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This is the first time some traders are tasting volatility for a while — they’ve been conditioned to buy the dip and chase momentum stocks.

To be honest with you, from what the data is telling me, it’s a pretty solid idea. 

You see, there’s a pattern I noticed this week — and it’s one the shorts, permabears, and “doom and gloomers” do NOT want you to see.

Why?

It’s such a bullish chart, and I’m surprised no one is really talking about it.Let me show you what I’m talking about, and what it’s so crucial to focus on the data.

 

What The Permabears Don’t Want You To See

 

If there’s one chart I can point to that signals where the market will most likely head it’s the Invesco S&P 500 Equal Weight Industrials ETF (RGI) and the Invesco S&P 500 Equal Weight ETF (RSP).

More specifically, I’m comparing the two to show reveal to you why stocks can head higher, and you just have to know where to look.

 

 

Take a look at RGI in relation to RSP.

In my opinion, the equal-weighted charts tell a broader story. This ratio shows us there is healthy rotation into specific stocks… not a scenario in which the entire market collapses. 

Just to be clear, it’s not consumer staples breaking out in relation to the market. That would actually be a characteristic of a weak market. This rotation is into the offense-focused sector.

For example, RGI includes names such as FedEx Corp. (FDX), United Parcel Service (UPS), Deere & Co (DE), just to name a few.

To me, the pullback in tech is just hedge funds and institutions looking for other areas of opportunity.

While the market has seen some volatility in the last few sessions, I’m not too worried about it. Another chart I’ll be focused on is the QQQ:TLT.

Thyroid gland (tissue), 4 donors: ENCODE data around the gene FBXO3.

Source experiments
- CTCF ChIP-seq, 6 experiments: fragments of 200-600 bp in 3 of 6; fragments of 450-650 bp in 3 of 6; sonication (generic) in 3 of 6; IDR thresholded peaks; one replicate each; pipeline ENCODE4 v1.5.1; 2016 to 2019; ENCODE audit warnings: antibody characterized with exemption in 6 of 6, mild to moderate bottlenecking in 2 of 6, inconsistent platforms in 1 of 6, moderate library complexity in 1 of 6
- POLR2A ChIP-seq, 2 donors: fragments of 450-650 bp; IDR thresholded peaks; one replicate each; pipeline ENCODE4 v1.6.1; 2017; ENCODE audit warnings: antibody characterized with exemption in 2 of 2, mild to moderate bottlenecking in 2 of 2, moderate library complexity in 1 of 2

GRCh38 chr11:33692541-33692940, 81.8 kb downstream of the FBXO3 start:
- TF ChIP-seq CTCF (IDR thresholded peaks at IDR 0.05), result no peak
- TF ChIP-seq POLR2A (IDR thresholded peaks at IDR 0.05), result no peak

Unless I see the QQQ:TLT ratio break below that green box and continue lower, I don’t think there’s a reason to start fearing a market crash.

I know what you’re thinking, “How does this all help with becoming a better trade?”

Well, if you can figure out where the money is flowing into and focus on the data, I believe it’s possible to uncover some hefty winners.

Allow me to show you how.

 

Author: JC Parets

For some traders, it’s been their first taste of volatility.

At one point, it started to feel as if the market can continue higher — when traders are conditioned to buy and it doesn’t work to their favor…

They start to panic and get wamboozled by the market. The panic tends to subside, and the calm, cool, and collected traders tend to prevail. 

When it comes to volatility, there’s one gauge all traders look to, and some are saying there have been warning signs.

For me, I don’t try to listen to the talking heads and those who don’t have skin in the game. Instead, I focus on the price action…

And there are specific levels I’m going to keep my eye on, which can signal where the overall market is headed.

 

A Warning Sign… Or Just Fearmongering?

 

Traders are back to buy the dip mode, and the CBOE Volatility Index ($VIX) is pulling back today. Remember, one day does not constitute a trend and that’s why I believe it’s crucial to focus on the $VIX right now.

If you don’t know what the $VIX is, it’s the market’s indicator for expected volatility in a 30-day window.

When the S&P 500 rises, the $VIX falls, and vice versa.

With the CBOE Volatility Index between the 20-30 range, it’s an indication traders do believe volatility can pick up. With the $VIX breaking about 30 last week, it signaled there was fear in the market and traders may start to panic.

It’s been a pretty shaky few sessions, and that’s why I’m solely focused on the price action.